The Molecular Epidemiology lab aims to discover molecular determinants of common human diseases including cardiovascular disease and human longevity. Our main focus has been genetic research. Recently, the hypothesis that epigenetic mechanisms also contribute significantly to the risk of cardiovascular disease and the chance of becoming long-lived has attracted much attention. This hypothesis, however, awaits systematic testing. This project is geared towards finding the first evidence for a role of epigenetic variation in cardiovascular disease and longevity. If true, this opens the possibility for new therapeutic strategies: after all epigenetic defects have a much better prospect for treatment than DNA sequence variation.

Research questions

Our central hypothesis is that epigenetic programming in utero leads to inter-individual variation in gene expression and thereby in he risk of disease later in life. This is based on studies in mice showing that feeding mothers a methyl-deficient diet during pregnancy causes a specific gene to become unmethylated in offspring, which causes a yellow coat colour. Moreover, we showed in our own human studies that low birthweight, a marker for prenatal nutrition, (Twin studies) and prenatal exposure to famine increases cardiovascular risk later in life (Dutch Hunger Winter Study). In the current project, DNA methylation patterns will be assessed in twin pairs who have a different birthweight and in individuals who were prenatally exposed to famine during the Hunger Winter at the end of WWII as compared with their non-exposed siblings. Methylation patterns will be measured in sets of candidate genes (e.g. IGF2, TNDM, TNF, APOC1) using a new mass spectrometry-based method and, genome-wide, in 8000 CpG islands using micro-arrays. Methylation status will be linked to prenatal nutrition as well as genetic variation to determine the cause of epigenetic variation, and to cardiovascular risk later in life to determine its consequence. Next, DNA methylation will be assessed in longevity families (Leiden Longevity Study) and clinical studies on myocardial infarction (GENDER, PROSPER).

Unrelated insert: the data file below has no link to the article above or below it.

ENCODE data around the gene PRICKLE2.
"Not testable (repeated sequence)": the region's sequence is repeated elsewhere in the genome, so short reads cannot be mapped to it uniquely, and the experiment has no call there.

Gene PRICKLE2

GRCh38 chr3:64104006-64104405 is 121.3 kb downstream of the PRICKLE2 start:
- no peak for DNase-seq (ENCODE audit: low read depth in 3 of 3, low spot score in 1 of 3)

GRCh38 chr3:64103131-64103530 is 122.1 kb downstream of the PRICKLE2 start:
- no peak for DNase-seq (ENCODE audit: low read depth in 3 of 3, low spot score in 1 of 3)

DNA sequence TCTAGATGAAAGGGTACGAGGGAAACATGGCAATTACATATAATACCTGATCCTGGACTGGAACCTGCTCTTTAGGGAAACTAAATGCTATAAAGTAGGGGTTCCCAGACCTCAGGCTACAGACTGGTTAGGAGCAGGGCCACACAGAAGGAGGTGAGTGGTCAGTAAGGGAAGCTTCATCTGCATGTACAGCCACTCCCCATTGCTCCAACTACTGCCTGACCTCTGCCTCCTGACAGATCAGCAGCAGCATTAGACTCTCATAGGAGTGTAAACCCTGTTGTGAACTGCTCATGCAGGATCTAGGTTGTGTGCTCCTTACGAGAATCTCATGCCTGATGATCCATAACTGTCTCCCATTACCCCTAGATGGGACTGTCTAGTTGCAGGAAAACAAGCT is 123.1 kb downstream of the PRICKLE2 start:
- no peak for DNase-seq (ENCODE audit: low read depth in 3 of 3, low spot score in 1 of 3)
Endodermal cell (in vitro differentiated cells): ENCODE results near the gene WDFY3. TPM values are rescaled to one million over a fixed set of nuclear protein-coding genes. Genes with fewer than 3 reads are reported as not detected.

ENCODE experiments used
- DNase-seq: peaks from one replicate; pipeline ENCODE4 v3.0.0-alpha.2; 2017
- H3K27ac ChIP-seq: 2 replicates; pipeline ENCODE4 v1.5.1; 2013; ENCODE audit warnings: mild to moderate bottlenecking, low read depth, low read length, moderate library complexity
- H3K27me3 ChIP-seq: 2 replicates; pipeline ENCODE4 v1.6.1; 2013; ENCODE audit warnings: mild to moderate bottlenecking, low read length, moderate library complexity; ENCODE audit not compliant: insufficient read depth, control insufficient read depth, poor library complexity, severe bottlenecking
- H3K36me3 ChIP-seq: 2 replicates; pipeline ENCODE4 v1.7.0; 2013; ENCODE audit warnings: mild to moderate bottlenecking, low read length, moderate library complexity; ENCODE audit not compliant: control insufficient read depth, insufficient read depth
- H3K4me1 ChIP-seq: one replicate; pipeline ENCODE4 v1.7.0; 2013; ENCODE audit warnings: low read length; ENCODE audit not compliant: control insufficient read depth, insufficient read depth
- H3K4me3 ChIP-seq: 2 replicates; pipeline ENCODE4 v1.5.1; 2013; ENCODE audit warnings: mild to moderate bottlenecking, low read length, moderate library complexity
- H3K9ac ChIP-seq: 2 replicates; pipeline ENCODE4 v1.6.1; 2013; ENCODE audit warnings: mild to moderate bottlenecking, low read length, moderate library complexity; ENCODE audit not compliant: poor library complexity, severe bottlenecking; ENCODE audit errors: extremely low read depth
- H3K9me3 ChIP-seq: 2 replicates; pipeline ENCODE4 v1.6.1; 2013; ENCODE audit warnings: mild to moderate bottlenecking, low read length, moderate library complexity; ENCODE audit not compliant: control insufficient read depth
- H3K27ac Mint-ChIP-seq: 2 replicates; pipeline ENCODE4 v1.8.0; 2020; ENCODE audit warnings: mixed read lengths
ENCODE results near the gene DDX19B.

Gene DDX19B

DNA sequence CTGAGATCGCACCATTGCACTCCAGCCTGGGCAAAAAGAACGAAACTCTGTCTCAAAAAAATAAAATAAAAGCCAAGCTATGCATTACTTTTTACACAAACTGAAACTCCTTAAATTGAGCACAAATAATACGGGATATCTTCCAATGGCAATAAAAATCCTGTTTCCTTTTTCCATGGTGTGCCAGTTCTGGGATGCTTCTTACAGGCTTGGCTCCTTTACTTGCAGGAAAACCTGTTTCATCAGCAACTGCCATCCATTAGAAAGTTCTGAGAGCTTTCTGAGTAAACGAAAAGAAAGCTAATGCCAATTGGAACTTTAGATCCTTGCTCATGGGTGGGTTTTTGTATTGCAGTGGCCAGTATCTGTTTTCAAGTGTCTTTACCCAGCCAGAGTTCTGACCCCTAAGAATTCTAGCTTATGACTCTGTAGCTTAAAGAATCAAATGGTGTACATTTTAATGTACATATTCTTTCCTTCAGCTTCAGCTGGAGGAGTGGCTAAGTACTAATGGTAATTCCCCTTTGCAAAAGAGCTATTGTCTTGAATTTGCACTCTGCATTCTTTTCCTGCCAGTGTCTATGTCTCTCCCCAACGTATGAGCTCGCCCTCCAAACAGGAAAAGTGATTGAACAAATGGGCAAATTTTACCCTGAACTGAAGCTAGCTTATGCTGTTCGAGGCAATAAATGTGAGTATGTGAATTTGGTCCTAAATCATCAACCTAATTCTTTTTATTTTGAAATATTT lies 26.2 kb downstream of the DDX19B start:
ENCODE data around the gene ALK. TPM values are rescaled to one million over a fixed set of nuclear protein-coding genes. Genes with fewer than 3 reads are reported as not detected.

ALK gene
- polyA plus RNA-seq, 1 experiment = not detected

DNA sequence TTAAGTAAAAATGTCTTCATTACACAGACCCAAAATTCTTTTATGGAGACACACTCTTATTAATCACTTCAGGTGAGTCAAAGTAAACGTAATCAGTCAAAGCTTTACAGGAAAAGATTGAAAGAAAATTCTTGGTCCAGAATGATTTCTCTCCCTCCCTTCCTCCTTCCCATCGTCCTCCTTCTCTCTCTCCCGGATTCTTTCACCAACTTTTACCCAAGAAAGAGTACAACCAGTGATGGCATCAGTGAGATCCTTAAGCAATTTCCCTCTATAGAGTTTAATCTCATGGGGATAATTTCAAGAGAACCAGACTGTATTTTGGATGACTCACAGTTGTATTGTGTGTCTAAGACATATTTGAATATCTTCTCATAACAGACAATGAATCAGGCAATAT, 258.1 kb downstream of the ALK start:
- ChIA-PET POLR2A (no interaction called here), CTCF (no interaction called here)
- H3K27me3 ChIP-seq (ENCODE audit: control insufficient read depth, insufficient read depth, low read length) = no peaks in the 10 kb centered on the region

Mass-spectrometry to quantify DNA methylation in a high-throughput fashion; CpG island micro arrays to establish DNA methylation differences for 8000 CpG islands; Robotics; Contemporary statistical analysis; Application genomics databases.

For further information have a look on the Molecular Epidemiology website